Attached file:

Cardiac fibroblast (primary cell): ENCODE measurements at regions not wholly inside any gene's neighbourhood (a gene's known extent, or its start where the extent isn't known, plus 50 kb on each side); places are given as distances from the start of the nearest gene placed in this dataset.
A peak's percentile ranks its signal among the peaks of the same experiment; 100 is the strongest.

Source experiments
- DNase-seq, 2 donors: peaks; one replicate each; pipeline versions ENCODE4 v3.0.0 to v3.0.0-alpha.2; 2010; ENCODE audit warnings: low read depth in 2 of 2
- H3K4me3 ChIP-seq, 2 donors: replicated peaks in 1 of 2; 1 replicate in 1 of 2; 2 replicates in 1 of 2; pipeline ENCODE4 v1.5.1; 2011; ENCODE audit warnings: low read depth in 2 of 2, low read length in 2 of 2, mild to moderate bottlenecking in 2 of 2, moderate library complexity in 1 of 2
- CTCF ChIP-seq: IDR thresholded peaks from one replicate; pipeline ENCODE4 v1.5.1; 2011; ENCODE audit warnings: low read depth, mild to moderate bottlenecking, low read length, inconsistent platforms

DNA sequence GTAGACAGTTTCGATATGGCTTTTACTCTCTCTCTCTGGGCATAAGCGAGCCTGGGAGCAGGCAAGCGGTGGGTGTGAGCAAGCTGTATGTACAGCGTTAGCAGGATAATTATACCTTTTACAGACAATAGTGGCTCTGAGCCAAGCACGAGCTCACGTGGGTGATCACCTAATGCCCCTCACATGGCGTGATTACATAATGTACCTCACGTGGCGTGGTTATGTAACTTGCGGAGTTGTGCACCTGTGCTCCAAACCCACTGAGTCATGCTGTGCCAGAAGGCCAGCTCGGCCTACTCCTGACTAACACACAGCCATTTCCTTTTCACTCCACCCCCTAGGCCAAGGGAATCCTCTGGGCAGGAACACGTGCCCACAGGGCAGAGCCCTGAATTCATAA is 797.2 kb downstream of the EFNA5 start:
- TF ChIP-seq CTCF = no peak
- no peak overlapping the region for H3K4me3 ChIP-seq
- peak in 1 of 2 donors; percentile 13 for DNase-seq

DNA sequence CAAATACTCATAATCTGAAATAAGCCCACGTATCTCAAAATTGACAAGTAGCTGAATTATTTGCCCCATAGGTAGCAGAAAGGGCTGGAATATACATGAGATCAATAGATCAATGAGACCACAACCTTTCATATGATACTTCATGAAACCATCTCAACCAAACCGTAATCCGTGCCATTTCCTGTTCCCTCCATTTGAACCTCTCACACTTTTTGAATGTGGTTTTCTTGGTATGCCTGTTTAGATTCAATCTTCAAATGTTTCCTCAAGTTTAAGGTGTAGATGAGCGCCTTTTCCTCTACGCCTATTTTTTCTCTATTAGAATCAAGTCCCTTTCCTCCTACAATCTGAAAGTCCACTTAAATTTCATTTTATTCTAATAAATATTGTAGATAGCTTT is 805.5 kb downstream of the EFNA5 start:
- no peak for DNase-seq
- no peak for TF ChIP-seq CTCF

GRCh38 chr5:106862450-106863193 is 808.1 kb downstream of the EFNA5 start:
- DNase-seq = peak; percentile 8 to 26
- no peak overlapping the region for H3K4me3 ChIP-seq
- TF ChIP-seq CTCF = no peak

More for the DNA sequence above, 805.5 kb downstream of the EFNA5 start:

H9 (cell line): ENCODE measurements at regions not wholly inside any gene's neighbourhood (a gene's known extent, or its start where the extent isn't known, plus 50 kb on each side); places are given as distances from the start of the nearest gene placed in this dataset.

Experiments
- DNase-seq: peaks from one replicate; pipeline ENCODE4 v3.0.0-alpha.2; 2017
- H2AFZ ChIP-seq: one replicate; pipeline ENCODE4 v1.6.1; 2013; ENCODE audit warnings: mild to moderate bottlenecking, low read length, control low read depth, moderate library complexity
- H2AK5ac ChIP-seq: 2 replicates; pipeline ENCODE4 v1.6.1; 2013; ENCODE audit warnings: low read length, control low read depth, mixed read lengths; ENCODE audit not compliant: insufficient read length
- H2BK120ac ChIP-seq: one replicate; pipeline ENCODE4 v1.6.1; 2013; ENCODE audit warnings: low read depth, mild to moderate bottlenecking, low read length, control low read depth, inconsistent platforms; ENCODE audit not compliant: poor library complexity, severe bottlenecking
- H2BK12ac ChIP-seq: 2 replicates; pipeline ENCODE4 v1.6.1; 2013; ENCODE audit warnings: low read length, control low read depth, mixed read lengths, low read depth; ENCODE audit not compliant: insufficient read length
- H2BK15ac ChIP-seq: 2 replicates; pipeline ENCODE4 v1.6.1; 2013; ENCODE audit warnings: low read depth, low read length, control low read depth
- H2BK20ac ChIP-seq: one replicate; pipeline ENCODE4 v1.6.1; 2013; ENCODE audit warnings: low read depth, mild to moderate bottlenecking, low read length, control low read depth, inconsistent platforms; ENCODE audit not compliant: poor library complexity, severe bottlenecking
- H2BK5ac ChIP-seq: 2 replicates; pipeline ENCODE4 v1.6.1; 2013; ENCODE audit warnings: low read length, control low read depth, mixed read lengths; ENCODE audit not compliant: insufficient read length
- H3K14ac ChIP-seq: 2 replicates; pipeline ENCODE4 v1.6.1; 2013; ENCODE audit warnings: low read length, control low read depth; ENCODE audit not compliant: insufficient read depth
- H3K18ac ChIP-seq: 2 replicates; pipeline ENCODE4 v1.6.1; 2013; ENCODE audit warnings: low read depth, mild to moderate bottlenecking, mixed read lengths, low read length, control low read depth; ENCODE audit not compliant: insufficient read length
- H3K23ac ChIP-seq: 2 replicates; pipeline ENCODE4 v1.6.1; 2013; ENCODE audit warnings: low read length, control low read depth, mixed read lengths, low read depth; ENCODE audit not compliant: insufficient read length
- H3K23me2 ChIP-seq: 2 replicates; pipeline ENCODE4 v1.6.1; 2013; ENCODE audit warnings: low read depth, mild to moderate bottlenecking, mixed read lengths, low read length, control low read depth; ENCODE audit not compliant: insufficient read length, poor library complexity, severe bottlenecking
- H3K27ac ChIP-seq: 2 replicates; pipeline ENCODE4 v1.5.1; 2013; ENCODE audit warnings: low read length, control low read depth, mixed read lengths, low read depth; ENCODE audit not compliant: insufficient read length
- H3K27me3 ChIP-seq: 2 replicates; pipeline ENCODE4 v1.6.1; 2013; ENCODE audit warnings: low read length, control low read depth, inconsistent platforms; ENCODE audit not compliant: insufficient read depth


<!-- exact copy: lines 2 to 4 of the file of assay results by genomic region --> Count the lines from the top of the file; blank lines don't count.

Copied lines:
A peak's percentile ranks its signal among the peaks of the same experiment; 100 is the strongest.

Source experiments
- DNase-seq, 2 donors: peaks; one replicate each; pipeline versions ENCODE4 v3.0.0 to v3.0.0-alpha.2; 2010; ENCODE audit warnings: low read depth in 2 of 2